One accident reconstruction is worth 10,000 expert opinions. Forensic engineers gather evidence to recreate the crash scene via computer simulation. Source: Granite State Graphics
Additionally, climate records are scrutinized. Weather and road conditions can play a big role in crashes, even when dry and sunny. Dry asphalt road will have less traction if dust is blown onto it. Or, traction is significantly reduced if any wet or slick foreign substance is spilled onto sections of the road.
Drivers and maintenance personnel may be deposed by either side, and may be called to testify about safety training, maintenance practices, and a host of factors that may have affected the crash. These interviews may uncover a fleet practice that contributed to the crash. Therefore, forensic engineers will interview the driver, if possible, and other fleet personnel, especially in maintenance.
Other vital evidence to be examined includes electronic data recorders. New trucks have recorders that monitor throttle position, steering wheel angle, and rates of change of pedal movement, brake pedal, and steering. Recorders lock data into memory for a given number of seconds before and after the crash.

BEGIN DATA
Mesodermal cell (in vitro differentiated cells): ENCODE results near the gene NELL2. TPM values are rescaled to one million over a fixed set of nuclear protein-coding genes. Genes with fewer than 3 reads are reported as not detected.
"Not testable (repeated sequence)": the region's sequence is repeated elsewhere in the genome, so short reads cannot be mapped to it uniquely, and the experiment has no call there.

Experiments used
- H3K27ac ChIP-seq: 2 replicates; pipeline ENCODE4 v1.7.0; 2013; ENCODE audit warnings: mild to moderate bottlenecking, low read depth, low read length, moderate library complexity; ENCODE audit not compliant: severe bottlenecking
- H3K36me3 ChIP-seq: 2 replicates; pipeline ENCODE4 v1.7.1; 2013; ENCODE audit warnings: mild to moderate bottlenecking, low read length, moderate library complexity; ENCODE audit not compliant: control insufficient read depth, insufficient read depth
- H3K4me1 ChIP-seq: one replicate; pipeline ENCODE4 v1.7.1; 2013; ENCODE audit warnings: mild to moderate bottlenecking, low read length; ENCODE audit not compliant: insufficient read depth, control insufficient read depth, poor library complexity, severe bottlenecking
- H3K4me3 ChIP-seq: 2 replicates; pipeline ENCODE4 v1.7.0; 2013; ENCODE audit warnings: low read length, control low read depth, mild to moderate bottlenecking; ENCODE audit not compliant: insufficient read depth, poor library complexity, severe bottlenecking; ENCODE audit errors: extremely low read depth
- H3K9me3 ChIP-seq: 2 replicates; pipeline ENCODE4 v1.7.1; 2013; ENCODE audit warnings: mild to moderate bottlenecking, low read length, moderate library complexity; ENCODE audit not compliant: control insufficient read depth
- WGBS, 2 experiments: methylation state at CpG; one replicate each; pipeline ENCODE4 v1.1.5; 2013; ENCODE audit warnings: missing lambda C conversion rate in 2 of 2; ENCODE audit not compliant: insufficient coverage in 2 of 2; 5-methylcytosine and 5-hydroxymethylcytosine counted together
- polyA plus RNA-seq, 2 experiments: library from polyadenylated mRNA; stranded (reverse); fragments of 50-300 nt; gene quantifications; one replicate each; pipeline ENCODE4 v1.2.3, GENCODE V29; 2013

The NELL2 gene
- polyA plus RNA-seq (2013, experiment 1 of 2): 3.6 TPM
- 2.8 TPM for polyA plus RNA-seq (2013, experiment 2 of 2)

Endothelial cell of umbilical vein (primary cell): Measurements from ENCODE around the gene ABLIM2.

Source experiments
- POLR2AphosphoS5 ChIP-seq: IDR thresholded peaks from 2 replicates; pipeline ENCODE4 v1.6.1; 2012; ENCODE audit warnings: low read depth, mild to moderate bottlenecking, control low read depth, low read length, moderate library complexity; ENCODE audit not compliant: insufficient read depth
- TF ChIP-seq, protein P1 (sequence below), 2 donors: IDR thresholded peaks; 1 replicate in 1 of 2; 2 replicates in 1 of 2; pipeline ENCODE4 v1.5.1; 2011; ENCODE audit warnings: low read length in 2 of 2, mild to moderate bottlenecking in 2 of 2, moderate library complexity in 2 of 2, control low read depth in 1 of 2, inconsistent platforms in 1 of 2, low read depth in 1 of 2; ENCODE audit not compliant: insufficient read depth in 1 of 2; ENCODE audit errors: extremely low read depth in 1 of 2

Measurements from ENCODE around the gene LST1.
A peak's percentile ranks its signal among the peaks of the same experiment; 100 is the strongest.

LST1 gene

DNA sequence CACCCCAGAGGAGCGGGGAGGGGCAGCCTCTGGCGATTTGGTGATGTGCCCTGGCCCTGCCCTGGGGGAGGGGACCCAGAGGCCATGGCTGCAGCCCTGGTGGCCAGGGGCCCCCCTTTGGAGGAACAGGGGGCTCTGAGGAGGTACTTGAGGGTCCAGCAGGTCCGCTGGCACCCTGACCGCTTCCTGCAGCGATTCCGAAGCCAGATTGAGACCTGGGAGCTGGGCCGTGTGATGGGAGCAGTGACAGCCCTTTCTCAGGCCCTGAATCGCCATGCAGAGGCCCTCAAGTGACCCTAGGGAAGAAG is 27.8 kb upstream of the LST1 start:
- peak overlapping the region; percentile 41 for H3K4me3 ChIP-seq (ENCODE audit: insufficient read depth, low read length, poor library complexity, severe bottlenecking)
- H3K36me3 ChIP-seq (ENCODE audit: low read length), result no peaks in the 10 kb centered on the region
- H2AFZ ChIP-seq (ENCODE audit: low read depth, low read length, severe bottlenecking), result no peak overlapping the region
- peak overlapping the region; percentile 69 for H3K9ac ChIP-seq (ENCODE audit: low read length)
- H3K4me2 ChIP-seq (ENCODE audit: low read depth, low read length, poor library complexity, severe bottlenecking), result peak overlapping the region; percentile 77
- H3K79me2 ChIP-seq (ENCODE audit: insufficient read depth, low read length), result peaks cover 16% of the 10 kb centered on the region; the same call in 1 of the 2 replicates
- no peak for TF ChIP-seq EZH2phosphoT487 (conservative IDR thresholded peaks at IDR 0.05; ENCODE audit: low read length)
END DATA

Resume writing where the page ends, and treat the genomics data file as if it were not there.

When the engineers are done, they can go to court with a virtual reality model of the crash. They can reconstruct the driver's actions, often with greater accuracy than the driver can recall.
In one case, after engineers presented a crash simulation, each witness stated that it did not occur as reconstructed. But when each was asked where they were, and the computer was programmed to present the scenario as seen from each witness's position, each agreed that the simulation was exactly what happened.
Forensic engineers are not cheap. If there is no personal injury involved, it may be better, or at least less costly, to settle the damages and accept the court's judgment. But when injuries or deaths are involved, your insurance provider may insist on hiring one.
— Paul Abelson is a former director of the Technology and Maintenance Council of the American Trucking Associations, a board member of Truck Writers of North America, and active in the Society of Automotive Engineers.